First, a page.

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J Int AIDS Soc. 2014 Nov 2;17(4 Suppl 3):19490. doi: 10.7448/IAS.17.4.19490. eCollection 2014.

Once-daily dolutegravir is superior to once-daily darunavir/ritonavir in treatment-naïve HIV-1-positive individuals: 96 week results from FLAMINGO.

Author information

1
Service des Maladies, Infectieuses et Tropicales, Hôpital Saint Louis, Paris, France.
2
HIV Unit, Hospital Universitari Germans Trias i Pujol, Irsicaixa Foundation, UAB, UVIC-UCC, Badalona, Catalonia, Spain.
3
Infectious Diseases Unit, University Medical Center Hamburg-Eppendorf, Hamburg, Germany.
4
Department of Infectious Diseases, IRCCS San Raffaele Via Stamira d'Ancona, Milan, Italy.
5
Infectious Disease Service, Lausanne University Hospital, Lausanne, Switzerland.
6
Department of Medicine, Hennepin County Medical Center, Minneapolis, MN, USA.
7
Clinical Center for Prevention and Control of AIDS, Krasnodar, Russian Federation.
8
Clinical Statistics, GlaxoSmithKline, Stockley Park, UK.
9
Infectious Diseases, GlaxoSmithKline, Clinical Development, Research Triangle Park, NC, USA.
10
PPD, Pharmacovigilance, Morrisville, NC, USA.

Abstract

INTRODUCTION:

Dolutegravir (DTG) 50 mg once daily was superior to darunavir/ritonavir (DRV/r) 800 mg/100 mg once daily through Week 48, with 90% vs. 83% of participants achieving HIV RNA 50 c/mL (p=0.025) [1]. We present data through Week 96.

MATERIAL AND METHODS:

FLAMINGO is a multicentre, randomized, open-label, Phase IIIb non-inferiority study, in which HIV-1-positive ART-naïve adults with HIV-1 RNA≥1000 c/mL and no evidence of viral resistance were randomized 1:1 to receive DTG or DRV/r, with investigator-selected backbone NRTIs (TDF/FTC or ABC/3TC). Participants were stratified by screening HIV-1 RNA (≤100K c/mL) and NRTI backbone.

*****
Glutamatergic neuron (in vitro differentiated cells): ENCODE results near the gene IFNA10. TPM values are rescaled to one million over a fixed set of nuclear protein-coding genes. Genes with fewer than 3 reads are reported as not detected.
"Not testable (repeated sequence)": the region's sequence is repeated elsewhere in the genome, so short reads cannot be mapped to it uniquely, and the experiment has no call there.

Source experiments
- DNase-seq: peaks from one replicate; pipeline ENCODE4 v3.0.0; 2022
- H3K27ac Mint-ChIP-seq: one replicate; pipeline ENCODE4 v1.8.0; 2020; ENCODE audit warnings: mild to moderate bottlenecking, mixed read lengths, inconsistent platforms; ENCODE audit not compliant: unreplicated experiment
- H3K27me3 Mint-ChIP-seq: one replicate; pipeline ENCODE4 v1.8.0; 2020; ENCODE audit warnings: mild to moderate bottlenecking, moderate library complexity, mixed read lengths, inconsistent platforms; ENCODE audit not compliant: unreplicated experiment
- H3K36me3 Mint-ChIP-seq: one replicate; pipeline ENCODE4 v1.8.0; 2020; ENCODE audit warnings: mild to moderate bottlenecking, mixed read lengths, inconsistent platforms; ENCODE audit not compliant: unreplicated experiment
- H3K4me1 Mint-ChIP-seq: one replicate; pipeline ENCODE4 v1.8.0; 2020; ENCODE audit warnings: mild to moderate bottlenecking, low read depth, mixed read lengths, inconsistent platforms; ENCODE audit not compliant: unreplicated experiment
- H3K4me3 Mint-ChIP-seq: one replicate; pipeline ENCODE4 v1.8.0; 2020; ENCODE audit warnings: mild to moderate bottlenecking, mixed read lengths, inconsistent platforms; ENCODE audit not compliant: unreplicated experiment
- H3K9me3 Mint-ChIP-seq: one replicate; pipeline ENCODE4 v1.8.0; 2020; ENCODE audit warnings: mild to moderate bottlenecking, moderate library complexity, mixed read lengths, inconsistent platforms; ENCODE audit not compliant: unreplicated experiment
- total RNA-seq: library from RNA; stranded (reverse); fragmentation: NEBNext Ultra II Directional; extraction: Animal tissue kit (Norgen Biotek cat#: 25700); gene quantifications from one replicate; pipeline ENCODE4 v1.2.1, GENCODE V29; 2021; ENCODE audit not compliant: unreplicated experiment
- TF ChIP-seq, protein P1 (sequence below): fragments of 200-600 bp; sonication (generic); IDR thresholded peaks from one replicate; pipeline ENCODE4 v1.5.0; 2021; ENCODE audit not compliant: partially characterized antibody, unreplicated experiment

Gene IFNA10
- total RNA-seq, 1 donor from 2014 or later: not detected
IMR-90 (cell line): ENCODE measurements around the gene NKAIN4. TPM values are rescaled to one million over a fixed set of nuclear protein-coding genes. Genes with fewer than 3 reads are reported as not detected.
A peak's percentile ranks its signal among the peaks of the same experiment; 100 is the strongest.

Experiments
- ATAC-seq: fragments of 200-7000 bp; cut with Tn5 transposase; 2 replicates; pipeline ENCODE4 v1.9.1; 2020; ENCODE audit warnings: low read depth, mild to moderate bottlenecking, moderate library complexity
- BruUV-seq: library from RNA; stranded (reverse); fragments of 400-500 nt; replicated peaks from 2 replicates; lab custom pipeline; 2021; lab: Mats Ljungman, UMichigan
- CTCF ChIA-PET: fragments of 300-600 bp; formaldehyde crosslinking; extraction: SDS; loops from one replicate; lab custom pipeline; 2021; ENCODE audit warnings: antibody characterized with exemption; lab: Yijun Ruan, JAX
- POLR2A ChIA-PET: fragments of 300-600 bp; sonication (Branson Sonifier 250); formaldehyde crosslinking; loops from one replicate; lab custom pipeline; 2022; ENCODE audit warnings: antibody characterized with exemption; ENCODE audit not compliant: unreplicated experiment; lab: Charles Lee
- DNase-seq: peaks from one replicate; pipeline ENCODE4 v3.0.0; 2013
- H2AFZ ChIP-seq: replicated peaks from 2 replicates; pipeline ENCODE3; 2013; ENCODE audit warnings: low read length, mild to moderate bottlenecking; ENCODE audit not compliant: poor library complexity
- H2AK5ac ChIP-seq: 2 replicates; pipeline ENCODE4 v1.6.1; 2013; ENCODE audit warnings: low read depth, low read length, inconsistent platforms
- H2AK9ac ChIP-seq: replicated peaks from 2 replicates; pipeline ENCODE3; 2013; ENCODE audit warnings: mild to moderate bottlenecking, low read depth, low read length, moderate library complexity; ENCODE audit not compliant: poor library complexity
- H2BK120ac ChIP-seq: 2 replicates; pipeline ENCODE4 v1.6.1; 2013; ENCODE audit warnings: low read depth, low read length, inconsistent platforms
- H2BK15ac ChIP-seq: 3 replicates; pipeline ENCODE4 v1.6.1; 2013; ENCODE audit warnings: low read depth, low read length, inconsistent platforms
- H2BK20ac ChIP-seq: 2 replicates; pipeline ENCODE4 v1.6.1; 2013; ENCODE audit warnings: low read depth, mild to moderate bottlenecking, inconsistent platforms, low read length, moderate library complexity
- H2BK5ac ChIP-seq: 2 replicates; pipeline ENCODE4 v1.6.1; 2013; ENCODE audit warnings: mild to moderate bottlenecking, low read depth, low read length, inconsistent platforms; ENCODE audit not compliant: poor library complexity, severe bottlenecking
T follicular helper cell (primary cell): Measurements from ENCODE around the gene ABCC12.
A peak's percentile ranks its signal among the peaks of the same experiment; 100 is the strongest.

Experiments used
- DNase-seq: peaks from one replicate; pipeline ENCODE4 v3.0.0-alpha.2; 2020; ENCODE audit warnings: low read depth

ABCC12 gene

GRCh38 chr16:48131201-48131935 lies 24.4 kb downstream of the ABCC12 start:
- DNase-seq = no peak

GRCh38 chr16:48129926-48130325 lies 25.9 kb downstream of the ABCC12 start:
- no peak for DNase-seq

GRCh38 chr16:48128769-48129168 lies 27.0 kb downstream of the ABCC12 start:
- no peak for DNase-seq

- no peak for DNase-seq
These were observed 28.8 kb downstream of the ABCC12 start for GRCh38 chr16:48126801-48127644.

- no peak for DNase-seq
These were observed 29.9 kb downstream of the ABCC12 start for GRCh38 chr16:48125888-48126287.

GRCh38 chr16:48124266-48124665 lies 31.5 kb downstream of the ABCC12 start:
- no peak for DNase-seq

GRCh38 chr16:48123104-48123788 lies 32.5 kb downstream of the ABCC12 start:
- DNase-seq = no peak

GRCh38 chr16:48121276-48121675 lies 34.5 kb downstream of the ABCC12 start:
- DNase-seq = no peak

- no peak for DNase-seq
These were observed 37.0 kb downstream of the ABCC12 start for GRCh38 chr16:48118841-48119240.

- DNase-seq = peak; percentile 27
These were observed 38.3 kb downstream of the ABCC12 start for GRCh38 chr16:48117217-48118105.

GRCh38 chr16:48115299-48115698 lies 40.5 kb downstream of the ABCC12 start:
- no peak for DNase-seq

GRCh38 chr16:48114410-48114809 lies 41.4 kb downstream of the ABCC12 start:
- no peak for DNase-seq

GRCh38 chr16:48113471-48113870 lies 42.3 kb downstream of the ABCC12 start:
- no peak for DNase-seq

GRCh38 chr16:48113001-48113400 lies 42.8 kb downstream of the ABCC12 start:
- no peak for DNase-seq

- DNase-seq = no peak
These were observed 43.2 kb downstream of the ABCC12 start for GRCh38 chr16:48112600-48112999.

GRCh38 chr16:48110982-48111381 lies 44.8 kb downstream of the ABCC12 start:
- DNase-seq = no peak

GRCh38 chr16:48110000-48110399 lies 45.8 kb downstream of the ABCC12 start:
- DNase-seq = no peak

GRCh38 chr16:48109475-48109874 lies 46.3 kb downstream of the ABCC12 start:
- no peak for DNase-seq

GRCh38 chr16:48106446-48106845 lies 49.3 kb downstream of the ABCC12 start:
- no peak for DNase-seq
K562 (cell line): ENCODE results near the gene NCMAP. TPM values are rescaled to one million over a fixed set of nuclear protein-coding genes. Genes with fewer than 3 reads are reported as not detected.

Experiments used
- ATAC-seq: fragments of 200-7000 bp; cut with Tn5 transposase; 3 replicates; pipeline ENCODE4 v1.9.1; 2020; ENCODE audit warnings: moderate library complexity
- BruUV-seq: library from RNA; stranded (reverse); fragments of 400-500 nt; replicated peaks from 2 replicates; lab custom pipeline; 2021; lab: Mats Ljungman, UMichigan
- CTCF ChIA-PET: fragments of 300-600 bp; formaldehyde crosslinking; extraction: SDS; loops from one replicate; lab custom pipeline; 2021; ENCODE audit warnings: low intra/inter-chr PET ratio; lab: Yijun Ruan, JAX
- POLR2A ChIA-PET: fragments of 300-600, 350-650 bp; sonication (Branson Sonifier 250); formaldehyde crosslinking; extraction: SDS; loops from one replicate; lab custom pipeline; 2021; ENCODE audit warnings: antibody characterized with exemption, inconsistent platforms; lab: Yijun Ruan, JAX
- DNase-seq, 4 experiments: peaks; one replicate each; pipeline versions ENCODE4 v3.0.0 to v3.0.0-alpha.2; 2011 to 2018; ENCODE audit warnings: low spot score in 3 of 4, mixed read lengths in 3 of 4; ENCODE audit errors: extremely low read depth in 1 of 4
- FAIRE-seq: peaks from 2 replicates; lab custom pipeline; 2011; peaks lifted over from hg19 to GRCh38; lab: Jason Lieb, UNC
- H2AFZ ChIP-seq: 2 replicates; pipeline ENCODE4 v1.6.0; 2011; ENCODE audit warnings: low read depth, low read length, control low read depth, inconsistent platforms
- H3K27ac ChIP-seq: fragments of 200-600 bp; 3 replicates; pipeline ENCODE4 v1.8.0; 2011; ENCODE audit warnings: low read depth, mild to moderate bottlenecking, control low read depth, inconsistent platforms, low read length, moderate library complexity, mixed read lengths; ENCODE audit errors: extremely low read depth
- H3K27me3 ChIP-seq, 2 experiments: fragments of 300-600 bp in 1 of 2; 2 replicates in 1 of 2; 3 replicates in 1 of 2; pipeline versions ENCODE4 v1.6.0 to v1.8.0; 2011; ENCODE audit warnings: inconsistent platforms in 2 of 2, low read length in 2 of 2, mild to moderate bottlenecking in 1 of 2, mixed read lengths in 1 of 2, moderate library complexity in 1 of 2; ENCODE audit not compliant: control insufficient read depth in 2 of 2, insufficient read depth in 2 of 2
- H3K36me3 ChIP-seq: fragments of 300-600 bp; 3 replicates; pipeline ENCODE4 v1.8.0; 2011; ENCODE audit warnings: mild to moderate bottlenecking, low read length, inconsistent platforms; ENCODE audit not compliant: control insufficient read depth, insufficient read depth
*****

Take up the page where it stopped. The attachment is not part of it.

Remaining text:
RESULTS:

A total of 484 adults were randomized and treated; 25% had baseline HIV RNA 100K c/mL. At Week 96, the proportion of participants with HIV RNA 50 c/mL was 80% in the DTG arm vs. 68% in the DRV/r arm (adjusted difference 12.4%; 95% CI 4.7, 20.2%; p=0.002). Secondary analyses supported primary results: per-protocol [(DTG 83% vs. DRV/r 70%), 95% CI 12.9 (5.3, 20.6)] and treatment-related discontinuation = failure [(98% vs. 95%), 95% CI 3.2 (-0.3, 6.7)]. Overall virologic non-response (DTG 8%; DRV/r 12%) and non-response due to other reasons (DTG 12%; DRV/r 21%) occurred less frequently on DTG. As at Week 48, the difference between arms was most pronounced in participants with high baseline viral load (82% vs. 52% response through Week 96) and in the TDF/FTC stratum (79% vs. 64%); consistent responses were seen in the ABC/3TC stratum (82% vs. 75%). Six participants (DTG 2, none post-Week 48; DRV/r 4, two post-Week 48) experienced protocol-defined virologic failure (PDVF; confirmed viral load 200 c/mL on or after Week 24); none had treatment-emergent resistance to study drugs. Most frequent drug-related adverse events (AEs) were diarrhoea, nausea and headache, with diarrhoea significantly more common on DRV/r (24%) than DTG (10%). Significantly more participants had Grade 2 fasting LDL toxicities on DRV/r (22%) vs. DTG (7%), p<0.001; mean changes in creatinine for DTG (~0.18 mg/dL) observed at Week 2 were stable through Week 96.

CONCLUSIONS:

Once-daily DTG was superior to once-daily DRV/r in treatment-naïve HIV-1-positive individuals, with no evidence of emergent resistance to DTG in virologic failure and relatively similar safety profiles for DTG and DRV/r through 96 Weeks.

PMID:
25393999
PMCID:
PMC4224885

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